Wednesday, April 4, 2012

Scavenger Cooking

Read my first and second post in this foraging frenzy to catch up! It's time we took our bounty back to the kitchen to get some food in our bellies. On the menu- miner's lettuce salad, sauteed fiddlehead ferns, local oyster po' boy bruschetta, and potato nettle soup drizzled with cream.

I jumped right into the prep while I sipped some wine and shmoozed with my classmates. We carefully washed the nettles and lettuce, peeled potatoes and chopped onions and garlic for three large stock pots bubbling away on a portable stove.

Picture perfect salad garnish of nasturtiums and wild radish seed pods.

Don't forget your gloves when handling nettles! They keep stinging long after you pick 'em.

A kind soul from Marin Organic shucked oysters for our po' boys.

My personal handiwork. I never mind the stinky jobs. Just don't look too closely at my lazy knife skills!

The finished thistle, peeled at the root, boiled and chopped. Like a lovely, deeper, more mysterious celery.

The sauteed fiddleheads, as promised.


Our healthy helping of miner's lettuce, which I forgot to mention in the forage! Impressive how a handful from everyone can quickly add up. Also, the spritely weed on the bottom right is chickweed and usually grows alongside it.

Our finished salad. Notice the wine served in mason jars.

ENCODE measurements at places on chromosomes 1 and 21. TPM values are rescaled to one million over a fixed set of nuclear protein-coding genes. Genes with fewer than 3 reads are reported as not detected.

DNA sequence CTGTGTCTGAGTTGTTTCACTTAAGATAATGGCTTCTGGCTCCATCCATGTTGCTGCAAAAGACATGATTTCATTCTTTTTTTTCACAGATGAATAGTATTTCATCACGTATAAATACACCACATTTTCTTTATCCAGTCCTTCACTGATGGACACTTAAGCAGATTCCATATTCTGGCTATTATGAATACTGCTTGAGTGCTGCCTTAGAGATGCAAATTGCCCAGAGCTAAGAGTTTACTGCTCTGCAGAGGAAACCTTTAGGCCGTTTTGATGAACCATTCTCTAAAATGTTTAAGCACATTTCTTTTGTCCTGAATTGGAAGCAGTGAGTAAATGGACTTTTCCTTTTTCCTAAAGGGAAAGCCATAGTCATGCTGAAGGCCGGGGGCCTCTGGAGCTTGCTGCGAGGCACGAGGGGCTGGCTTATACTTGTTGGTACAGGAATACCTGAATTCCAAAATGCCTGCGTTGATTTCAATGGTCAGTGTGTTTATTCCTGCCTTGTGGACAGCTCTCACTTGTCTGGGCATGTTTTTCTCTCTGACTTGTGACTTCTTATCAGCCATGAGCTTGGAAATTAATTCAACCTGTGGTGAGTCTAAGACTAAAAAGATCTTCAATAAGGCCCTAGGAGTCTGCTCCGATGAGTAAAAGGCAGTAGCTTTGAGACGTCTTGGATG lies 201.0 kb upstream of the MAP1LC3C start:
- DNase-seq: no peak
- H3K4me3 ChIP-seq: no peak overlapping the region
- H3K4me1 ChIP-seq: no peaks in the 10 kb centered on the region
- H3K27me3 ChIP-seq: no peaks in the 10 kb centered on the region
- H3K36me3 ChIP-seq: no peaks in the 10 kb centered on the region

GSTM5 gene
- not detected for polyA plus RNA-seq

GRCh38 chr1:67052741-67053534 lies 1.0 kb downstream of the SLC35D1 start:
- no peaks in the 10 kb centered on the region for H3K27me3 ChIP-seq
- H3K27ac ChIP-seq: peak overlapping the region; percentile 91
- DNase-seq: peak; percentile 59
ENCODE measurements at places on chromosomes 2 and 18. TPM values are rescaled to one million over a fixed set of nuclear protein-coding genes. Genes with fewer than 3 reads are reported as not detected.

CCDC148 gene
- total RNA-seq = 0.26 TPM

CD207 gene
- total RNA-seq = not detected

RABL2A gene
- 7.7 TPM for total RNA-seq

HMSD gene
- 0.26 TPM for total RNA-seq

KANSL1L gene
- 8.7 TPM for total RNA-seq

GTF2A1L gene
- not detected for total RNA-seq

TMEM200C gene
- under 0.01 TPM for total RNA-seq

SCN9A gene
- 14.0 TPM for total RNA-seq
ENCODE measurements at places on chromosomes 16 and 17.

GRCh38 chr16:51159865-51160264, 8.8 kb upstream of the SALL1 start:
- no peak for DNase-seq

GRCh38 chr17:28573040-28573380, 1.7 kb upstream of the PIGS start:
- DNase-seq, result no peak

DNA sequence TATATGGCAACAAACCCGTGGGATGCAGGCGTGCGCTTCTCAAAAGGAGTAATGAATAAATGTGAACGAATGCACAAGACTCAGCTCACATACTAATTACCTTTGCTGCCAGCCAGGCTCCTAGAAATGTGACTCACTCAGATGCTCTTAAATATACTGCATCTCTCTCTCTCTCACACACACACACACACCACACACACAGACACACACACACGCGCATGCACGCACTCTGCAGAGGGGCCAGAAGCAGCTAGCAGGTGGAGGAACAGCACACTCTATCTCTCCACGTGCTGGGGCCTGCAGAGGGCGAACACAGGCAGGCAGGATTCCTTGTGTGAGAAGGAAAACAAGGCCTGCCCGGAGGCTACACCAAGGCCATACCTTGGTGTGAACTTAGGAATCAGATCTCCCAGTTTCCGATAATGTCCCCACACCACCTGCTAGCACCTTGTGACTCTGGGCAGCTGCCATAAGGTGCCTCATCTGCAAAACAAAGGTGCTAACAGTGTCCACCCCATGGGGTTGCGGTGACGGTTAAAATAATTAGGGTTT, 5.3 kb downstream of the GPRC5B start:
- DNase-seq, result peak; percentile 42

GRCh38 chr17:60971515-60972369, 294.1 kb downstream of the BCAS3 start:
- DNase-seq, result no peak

With one of our tour guides, Langdon Cook and some of the crew. Go to his post about the day here and look for yours truly modeling onions and garlic. And then check out our other teacher, Kevin's blog! And then buy both their books.

The dramatic baptism of the nettle to the soup pots. This gets added at the end when the potatoes are all cooked through.

The soup gets combined and then blended. Heating or blending takes the sting out of the nettle, so it can also be added to a raw green juice shake at breakfast. Great if you need ways to get extra protein and super vitamins.

The oysters were quicker to cook, just a little breading and fried in oil.

Technically we didn't personally forage these babies, but with aioli and crostini, they were my faaaavorite. I strategically stayed close to the stove.

Before the fiddleheads got sauteed, we cleaned off all those pesky little hairs for a prettier presentation.

But I still kept my eye on the oysters.

Our gorgeous labor of love, drizzled with cream and garnished with a fern.

And our foraged salad with vinaigrette, walnuts and crumbled blue cheese.

A meal and a food adventure I will never forget. Thanks, Kevin and Langdon!

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